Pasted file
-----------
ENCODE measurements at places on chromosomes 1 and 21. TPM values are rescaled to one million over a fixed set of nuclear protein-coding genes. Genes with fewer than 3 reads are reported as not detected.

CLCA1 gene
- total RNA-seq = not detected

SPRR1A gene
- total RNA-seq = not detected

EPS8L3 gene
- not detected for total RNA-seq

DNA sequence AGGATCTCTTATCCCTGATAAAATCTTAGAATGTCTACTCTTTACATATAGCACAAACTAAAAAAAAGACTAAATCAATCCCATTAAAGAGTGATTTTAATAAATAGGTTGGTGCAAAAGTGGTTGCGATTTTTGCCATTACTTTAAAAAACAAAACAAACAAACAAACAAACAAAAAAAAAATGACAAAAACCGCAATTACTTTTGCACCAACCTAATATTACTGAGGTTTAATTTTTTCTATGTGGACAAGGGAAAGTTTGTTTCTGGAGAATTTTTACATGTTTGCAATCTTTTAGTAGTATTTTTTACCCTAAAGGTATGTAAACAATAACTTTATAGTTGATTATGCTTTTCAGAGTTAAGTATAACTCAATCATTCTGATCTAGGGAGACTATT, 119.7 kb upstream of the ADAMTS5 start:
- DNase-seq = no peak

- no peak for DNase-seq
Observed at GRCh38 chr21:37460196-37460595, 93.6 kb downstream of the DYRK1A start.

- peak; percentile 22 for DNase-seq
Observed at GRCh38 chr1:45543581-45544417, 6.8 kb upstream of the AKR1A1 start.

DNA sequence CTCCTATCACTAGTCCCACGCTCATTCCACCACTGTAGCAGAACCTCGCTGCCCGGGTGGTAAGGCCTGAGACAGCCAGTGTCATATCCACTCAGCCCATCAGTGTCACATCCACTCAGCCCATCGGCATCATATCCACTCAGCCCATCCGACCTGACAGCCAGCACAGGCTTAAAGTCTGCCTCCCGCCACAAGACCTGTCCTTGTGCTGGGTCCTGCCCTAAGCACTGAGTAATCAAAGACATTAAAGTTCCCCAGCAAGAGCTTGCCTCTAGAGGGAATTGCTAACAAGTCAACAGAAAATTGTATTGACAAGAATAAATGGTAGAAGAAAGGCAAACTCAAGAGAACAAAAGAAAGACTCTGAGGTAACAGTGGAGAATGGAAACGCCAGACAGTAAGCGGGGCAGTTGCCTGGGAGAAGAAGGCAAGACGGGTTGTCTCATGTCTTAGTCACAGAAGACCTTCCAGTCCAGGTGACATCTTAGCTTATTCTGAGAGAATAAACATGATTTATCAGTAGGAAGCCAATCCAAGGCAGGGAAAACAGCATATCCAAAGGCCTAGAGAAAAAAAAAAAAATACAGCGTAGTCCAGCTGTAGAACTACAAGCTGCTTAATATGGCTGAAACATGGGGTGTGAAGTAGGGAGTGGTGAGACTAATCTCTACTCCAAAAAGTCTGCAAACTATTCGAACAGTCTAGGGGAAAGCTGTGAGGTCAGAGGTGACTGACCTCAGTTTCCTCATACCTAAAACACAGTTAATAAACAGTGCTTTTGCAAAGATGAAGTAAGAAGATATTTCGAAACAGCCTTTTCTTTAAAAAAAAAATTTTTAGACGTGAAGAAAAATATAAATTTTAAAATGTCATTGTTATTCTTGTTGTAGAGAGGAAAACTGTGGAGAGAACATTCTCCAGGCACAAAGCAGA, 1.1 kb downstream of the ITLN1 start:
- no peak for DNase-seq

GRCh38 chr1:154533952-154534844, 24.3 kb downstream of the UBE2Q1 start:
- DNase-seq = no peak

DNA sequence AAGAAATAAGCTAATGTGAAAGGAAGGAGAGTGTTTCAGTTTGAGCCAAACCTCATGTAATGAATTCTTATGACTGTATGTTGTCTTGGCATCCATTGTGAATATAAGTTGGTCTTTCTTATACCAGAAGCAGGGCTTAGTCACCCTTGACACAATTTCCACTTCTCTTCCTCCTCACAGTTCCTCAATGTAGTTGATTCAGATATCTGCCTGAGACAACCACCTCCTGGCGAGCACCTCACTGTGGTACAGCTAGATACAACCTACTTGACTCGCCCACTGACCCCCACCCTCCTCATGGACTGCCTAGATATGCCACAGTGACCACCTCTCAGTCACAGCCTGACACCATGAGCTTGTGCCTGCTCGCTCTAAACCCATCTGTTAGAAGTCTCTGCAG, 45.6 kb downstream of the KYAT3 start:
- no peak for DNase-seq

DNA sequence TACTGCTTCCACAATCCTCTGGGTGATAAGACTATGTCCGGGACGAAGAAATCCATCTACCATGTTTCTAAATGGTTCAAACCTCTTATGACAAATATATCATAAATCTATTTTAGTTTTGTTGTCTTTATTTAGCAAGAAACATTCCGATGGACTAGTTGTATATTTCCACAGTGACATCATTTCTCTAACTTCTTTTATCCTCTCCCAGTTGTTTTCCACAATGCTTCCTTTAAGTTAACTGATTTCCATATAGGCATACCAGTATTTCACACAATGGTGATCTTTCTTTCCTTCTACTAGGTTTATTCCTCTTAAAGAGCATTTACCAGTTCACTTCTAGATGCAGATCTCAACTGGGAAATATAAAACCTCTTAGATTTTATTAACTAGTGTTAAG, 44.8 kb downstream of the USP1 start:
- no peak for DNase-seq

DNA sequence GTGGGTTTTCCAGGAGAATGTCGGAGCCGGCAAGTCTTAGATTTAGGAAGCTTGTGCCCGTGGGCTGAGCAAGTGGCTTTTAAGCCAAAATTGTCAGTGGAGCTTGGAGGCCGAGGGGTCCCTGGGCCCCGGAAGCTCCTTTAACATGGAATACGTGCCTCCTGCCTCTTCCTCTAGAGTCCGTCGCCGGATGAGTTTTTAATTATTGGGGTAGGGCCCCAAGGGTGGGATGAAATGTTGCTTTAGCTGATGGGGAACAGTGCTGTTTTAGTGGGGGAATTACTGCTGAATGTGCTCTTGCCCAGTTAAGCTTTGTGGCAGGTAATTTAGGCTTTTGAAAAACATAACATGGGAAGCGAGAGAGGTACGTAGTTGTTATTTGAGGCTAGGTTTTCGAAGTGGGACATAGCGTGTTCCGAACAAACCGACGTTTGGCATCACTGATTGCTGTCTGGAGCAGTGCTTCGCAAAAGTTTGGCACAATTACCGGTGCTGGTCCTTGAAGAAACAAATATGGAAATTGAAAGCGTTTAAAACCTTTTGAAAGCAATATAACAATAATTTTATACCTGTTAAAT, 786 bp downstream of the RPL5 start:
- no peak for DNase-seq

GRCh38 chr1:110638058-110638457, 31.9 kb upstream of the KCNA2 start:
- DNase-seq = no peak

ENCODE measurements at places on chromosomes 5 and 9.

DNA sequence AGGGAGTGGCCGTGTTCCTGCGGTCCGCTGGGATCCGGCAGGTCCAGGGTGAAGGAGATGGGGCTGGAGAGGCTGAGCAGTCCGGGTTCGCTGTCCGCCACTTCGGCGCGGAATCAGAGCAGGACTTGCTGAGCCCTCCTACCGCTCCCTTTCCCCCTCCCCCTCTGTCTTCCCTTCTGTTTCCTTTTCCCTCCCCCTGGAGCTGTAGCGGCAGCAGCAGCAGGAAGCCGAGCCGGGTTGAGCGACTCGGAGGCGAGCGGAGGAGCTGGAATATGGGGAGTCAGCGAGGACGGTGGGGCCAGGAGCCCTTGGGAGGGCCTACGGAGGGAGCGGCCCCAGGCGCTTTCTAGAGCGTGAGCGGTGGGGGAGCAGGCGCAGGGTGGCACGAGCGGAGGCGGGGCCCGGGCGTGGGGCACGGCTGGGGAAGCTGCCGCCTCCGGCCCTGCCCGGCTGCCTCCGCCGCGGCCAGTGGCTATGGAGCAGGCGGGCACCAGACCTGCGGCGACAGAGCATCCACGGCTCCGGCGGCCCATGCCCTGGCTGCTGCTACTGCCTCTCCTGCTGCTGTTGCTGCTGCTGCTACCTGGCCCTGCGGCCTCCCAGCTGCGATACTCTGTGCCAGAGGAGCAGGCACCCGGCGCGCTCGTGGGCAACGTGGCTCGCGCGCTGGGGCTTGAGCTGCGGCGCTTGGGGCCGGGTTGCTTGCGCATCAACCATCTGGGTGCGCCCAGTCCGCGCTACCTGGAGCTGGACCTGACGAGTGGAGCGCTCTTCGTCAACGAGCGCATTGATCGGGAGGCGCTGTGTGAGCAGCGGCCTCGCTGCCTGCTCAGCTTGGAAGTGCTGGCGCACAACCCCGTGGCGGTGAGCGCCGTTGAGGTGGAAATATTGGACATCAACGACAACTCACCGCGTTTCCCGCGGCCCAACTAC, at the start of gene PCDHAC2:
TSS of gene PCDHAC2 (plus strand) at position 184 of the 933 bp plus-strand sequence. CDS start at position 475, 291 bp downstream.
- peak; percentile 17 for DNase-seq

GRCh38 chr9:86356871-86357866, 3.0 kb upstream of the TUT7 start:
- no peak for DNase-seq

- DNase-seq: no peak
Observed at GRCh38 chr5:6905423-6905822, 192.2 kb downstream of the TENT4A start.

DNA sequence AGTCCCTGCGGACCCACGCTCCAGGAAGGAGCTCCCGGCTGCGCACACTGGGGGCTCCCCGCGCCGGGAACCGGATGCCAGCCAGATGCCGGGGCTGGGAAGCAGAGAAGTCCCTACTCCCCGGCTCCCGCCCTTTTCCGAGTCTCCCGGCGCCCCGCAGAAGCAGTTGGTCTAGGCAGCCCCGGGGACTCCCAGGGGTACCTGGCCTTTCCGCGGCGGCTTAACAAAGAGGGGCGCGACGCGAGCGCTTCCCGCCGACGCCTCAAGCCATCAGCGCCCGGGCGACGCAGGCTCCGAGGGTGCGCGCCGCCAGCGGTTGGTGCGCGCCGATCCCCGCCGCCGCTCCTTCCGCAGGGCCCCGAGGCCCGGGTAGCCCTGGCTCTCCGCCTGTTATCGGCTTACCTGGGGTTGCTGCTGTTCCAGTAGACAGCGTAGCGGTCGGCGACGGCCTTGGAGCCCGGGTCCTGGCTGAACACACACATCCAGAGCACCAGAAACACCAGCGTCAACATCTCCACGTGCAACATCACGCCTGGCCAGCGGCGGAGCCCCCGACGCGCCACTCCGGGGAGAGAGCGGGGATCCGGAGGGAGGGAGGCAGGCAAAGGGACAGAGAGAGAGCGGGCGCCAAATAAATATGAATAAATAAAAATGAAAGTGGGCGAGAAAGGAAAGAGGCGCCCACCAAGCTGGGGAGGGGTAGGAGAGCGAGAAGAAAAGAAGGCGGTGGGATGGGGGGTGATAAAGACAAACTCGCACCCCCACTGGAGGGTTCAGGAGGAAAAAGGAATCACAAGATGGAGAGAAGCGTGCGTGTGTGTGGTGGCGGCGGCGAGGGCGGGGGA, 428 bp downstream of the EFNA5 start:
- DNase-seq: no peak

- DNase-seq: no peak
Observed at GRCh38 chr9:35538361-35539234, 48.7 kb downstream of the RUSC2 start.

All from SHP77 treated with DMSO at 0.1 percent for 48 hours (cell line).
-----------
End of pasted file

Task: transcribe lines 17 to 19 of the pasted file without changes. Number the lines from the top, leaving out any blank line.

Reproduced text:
- DNase-seq = no peak

DNA sequence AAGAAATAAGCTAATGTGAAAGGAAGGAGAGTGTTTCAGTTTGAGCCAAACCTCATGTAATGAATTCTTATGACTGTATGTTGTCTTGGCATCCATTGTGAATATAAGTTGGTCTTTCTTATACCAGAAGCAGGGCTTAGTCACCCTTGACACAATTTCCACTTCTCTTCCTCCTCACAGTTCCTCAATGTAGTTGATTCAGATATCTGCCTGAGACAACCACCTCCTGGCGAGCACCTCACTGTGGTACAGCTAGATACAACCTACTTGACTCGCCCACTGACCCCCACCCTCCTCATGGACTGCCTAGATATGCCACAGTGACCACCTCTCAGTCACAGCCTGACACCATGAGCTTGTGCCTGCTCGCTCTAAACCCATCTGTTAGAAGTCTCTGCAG, 45.6 kb downstream of the KYAT3 start:
- no peak for DNase-seq